blastall— except BLASTN — utilize a 2-hit BLAST algorithm by default, whereas AB-BLAST continues to use the classical 1-hit BLAST algorithm by default in all search modes. A more sensitive and efficient version of the 2-hit algorithm is available as an option in all search modes of AB-BLAST. In all search modes but BLASTN, both programs utilize a BLAST algorithm word length of 3 amino acid residues, index on BLOSUM62 neighborhood words by default, and apparently use the same value for the neighborhood word score threshold, T.
By normalizing for factors such as those described above, a reasonably fair evaluation of relative performance can often be obtained, but is certainly not guaranteed. Differences may exist between the NCBI's built-in low-complexity filters and the external filters employed by AB-BLAST. With AB-BLAST, the filters are external plug-in programs provided with the software distribution (or user's can plug in filters of their own design), so the user can generate filtered sequences independently of performing an actual search; and the AB-BLAST echofilter option allows the user to capture in the output the precise filtered sequence used internally by the search programs. All of this is just to say that with AB-BLAST, one has more complete control and can more easily verify correct behavior of the software, while differences with the NCBI software can be difficult to eliminate with complete confidence.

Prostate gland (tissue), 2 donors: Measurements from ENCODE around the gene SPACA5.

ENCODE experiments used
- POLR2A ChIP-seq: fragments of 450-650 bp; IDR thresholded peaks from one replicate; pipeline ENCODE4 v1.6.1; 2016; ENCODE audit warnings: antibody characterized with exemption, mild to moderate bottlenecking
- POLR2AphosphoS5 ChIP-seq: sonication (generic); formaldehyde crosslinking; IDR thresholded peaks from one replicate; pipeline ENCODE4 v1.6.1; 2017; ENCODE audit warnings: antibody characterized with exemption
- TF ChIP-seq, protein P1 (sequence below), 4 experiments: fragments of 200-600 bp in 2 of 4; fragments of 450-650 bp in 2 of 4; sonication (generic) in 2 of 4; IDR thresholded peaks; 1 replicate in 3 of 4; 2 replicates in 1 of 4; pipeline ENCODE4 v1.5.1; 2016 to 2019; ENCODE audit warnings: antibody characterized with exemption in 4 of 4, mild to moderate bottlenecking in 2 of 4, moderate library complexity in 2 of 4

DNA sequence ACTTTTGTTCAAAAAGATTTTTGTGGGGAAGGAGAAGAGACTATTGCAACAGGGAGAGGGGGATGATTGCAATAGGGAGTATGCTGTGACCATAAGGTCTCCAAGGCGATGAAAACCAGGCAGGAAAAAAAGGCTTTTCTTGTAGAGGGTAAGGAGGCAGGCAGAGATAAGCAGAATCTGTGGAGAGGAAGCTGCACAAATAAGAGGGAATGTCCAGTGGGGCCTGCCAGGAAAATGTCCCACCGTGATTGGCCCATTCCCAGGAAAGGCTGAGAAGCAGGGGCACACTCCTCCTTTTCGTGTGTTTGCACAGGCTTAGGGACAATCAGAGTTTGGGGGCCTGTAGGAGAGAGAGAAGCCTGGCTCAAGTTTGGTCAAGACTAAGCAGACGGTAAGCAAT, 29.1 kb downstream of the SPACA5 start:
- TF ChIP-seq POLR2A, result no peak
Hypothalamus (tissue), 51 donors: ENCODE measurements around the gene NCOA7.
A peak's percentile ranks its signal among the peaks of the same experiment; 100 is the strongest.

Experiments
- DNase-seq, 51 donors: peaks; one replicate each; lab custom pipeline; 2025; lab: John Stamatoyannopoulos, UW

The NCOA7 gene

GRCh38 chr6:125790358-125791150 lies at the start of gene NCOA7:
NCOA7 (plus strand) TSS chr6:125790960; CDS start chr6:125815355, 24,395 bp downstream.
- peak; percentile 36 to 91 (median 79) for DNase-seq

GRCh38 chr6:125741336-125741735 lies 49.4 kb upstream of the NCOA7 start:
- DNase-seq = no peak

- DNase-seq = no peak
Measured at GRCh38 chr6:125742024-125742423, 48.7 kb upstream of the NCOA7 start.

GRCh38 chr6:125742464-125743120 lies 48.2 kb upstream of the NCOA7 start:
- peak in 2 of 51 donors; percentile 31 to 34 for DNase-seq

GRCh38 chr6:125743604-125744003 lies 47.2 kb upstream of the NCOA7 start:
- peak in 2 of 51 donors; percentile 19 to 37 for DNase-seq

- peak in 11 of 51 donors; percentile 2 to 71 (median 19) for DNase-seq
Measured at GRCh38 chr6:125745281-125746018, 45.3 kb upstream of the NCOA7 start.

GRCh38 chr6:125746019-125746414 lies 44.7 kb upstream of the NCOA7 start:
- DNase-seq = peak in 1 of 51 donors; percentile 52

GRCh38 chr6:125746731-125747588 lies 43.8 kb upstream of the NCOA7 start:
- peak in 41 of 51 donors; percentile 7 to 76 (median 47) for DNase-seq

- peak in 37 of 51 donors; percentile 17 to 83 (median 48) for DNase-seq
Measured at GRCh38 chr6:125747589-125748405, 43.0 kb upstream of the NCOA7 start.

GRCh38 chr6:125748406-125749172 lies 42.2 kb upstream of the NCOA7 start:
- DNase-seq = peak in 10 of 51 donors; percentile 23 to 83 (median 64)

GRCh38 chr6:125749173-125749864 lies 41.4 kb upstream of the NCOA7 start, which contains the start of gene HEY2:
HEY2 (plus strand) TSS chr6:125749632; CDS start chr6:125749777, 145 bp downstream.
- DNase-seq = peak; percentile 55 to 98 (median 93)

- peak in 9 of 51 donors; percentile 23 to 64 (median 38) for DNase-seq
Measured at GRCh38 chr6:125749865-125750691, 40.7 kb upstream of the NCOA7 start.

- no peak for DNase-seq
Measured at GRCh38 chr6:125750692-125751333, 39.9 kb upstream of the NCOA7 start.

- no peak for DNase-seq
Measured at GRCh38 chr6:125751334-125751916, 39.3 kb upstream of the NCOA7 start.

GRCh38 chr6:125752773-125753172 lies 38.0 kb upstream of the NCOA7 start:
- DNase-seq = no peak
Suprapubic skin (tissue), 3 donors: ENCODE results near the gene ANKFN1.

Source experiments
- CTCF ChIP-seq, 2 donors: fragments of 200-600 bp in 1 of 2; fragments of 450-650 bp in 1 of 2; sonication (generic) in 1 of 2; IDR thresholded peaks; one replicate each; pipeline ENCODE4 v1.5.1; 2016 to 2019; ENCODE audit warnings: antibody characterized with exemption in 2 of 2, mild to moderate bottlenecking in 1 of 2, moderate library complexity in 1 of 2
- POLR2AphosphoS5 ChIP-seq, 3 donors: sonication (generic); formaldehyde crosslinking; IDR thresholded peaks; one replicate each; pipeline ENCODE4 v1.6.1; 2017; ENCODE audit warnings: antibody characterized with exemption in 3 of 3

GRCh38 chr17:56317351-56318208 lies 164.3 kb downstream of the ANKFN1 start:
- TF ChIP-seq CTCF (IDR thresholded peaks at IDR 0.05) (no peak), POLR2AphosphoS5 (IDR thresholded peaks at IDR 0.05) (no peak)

Other differences in alignment procedures and statistics remain, as well, some of which can impact speed, sensitivity and selectivity. For example, NCBI BLASTP does not use "Sum" statistics to identify multiple regions of similarity; and NCBI BLASTN curiously uses the same lambda, K and H values to evaluate the significance of gapped alignments as it uses for ungapped alignments, regardless of how relaxed the gap penalties are.
Last, but certainly not least, NCBI blastall has been known to report lower values for score thresholds than the values it actually used, which can confound even the most careful of performance comparisons. While the inaccuracies may seem small and therefore benign, their effect on speed can be exponential and make NCBI blastall appear significantly faster than it really is. Even more important than speed, though, reporting of incorrect parameter values conveys wrong information about the sensitivity of a search.